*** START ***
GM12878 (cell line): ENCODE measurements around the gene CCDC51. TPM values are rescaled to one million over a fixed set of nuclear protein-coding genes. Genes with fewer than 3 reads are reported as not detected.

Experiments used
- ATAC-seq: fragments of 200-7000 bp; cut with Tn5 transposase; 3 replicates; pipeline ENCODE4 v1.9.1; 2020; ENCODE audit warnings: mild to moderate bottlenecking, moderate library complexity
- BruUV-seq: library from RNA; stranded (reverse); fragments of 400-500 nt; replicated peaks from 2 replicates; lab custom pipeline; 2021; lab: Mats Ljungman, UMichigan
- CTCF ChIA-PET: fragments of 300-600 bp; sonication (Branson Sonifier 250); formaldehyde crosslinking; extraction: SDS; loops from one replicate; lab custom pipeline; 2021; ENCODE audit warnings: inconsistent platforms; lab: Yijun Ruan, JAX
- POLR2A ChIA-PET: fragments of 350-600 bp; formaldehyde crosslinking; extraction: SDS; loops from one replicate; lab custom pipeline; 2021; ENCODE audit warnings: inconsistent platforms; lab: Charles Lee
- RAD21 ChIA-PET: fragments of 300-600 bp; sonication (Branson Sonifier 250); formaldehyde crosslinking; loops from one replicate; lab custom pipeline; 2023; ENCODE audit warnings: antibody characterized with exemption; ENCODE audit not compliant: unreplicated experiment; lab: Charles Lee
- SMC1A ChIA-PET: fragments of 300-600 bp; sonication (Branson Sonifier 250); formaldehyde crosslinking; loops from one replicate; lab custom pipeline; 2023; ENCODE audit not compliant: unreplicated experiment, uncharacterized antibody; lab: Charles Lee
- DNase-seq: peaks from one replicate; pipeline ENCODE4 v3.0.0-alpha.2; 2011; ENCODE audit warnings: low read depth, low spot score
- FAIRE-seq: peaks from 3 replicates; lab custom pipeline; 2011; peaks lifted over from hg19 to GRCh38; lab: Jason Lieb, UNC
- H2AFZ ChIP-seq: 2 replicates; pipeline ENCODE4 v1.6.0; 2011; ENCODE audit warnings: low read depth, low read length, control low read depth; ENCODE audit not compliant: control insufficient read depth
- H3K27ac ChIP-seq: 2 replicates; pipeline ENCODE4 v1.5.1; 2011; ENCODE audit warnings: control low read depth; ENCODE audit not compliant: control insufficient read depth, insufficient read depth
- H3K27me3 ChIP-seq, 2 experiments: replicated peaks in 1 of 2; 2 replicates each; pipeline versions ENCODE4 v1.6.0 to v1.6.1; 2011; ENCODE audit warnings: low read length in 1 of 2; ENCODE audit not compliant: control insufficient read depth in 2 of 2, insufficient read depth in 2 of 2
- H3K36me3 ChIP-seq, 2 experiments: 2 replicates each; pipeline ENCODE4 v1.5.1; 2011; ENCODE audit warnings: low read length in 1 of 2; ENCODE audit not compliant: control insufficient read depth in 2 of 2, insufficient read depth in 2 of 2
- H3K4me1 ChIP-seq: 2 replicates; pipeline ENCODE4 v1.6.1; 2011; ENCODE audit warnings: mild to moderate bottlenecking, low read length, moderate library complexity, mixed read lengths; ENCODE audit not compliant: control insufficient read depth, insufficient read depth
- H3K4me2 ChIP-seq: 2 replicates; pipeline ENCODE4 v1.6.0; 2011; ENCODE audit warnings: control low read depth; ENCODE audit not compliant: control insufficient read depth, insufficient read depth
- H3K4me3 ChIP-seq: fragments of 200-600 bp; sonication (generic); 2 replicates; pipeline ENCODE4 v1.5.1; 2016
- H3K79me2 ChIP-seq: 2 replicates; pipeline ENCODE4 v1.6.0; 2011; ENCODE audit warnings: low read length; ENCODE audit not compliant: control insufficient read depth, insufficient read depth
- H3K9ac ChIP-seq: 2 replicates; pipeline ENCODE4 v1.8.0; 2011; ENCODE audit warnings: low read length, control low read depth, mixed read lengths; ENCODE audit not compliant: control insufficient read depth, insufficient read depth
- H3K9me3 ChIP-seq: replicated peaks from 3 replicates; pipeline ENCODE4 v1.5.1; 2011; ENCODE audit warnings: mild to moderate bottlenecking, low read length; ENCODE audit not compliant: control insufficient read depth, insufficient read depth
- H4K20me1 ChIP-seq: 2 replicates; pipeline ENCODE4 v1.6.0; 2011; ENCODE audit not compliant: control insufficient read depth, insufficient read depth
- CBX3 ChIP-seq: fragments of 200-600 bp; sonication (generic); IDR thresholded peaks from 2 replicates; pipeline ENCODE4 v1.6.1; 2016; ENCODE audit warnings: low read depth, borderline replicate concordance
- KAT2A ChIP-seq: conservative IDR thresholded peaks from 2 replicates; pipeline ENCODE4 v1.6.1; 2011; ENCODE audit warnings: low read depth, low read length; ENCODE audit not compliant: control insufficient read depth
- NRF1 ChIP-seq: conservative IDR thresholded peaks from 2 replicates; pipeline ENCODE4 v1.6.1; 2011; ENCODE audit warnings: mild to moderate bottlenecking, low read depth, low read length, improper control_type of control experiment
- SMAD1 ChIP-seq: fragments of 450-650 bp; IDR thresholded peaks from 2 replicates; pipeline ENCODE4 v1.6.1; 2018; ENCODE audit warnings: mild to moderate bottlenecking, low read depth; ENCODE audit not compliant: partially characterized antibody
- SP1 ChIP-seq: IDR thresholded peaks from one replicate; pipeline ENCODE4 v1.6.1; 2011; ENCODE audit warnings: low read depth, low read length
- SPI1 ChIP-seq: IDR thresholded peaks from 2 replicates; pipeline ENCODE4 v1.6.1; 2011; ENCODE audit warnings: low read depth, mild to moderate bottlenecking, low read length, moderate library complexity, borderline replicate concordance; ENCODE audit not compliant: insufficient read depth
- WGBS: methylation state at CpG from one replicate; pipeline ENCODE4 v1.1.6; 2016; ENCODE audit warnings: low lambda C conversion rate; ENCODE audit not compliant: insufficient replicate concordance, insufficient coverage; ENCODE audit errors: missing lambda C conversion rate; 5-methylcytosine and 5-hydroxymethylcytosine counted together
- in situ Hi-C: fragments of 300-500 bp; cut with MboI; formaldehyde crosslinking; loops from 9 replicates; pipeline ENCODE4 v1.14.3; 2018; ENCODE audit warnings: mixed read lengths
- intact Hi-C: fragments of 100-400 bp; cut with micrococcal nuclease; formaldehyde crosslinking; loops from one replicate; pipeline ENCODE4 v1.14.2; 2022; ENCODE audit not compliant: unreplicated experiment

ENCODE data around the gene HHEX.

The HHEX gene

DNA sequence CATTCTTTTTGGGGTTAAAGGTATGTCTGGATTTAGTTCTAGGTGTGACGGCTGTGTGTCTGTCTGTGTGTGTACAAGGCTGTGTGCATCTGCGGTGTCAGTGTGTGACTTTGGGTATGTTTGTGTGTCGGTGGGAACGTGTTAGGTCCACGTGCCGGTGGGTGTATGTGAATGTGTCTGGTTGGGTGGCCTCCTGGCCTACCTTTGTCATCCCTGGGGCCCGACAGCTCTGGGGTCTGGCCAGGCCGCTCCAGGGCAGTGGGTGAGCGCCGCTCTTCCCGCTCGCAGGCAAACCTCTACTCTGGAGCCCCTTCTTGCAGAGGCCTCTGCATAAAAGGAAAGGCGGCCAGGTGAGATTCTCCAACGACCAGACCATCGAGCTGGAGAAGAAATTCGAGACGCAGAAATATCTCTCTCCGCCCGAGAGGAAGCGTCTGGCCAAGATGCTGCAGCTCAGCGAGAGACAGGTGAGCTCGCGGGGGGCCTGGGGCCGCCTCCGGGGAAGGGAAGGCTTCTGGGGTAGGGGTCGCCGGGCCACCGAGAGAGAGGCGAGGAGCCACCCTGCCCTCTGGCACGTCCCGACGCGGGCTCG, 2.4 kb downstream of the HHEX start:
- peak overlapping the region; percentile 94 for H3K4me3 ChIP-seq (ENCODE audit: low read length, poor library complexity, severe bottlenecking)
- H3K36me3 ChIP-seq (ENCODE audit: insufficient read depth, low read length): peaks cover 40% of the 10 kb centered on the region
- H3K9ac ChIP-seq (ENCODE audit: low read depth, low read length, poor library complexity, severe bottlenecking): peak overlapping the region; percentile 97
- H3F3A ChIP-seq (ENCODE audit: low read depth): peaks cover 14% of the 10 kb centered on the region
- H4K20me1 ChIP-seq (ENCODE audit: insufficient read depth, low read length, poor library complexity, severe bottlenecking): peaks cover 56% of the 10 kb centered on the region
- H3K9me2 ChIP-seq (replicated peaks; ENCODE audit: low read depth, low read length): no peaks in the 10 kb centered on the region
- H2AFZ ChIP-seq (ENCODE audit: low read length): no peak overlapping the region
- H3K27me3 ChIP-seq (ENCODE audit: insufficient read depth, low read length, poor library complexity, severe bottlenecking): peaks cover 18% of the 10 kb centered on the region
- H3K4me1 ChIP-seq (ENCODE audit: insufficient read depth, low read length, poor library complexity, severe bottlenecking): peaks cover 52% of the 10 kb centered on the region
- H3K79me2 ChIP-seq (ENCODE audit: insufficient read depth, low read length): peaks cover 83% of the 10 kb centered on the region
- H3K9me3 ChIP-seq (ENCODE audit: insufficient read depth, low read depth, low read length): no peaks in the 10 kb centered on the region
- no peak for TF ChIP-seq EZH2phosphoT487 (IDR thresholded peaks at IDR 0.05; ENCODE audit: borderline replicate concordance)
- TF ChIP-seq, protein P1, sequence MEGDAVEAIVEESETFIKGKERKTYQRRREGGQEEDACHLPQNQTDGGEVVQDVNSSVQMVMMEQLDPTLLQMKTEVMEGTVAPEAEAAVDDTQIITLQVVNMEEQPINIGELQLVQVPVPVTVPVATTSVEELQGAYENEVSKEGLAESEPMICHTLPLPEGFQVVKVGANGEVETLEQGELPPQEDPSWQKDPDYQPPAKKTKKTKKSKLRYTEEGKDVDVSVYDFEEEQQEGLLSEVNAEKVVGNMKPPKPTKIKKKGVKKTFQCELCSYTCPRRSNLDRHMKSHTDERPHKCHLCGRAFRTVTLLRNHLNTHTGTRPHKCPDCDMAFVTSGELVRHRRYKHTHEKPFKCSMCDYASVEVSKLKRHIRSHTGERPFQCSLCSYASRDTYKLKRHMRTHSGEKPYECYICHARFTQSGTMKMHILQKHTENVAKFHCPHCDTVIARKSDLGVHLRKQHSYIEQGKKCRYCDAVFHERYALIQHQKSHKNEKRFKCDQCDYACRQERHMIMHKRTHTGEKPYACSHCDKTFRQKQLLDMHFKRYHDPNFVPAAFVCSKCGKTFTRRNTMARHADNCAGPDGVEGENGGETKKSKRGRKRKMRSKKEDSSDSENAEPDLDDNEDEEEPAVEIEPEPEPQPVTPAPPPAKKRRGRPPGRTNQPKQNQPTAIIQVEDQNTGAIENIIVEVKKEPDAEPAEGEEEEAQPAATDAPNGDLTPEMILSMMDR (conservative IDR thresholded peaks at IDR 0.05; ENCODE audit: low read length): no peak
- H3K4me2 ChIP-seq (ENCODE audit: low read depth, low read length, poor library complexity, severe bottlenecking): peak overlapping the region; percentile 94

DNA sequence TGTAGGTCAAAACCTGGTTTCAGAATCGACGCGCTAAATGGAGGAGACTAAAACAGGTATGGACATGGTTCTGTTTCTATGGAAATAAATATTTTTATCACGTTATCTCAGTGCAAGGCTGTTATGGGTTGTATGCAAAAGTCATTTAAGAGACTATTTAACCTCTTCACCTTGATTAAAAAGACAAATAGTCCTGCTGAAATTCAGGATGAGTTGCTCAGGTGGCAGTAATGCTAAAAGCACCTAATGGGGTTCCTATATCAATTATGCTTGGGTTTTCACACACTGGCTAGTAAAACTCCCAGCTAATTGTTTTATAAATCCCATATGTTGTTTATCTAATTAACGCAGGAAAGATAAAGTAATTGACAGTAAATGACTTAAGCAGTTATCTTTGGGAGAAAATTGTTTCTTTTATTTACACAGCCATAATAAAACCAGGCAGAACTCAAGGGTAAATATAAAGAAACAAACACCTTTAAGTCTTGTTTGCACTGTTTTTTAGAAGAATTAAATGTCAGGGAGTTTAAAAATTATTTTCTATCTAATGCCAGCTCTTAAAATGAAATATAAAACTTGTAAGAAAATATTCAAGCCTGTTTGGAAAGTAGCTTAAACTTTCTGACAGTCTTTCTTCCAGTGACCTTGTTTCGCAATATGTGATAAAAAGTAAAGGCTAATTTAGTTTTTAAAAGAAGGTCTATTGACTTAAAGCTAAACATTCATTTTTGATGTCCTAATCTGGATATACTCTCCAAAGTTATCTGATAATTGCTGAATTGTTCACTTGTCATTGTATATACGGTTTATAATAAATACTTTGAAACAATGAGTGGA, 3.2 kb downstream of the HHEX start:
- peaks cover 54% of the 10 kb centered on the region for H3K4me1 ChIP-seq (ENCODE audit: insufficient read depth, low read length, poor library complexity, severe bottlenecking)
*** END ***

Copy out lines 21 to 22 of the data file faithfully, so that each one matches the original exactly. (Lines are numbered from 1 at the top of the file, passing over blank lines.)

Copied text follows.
- H4K20me1 ChIP-seq: 2 replicates; pipeline ENCODE4 v1.6.0; 2011; ENCODE audit not compliant: control insufficient read depth, insufficient read depth
- CBX3 ChIP-seq: fragments of 200-600 bp; sonication (generic); IDR thresholded peaks from 2 replicates; pipeline ENCODE4 v1.6.1; 2016; ENCODE audit warnings: low read depth, borderline replicate concordance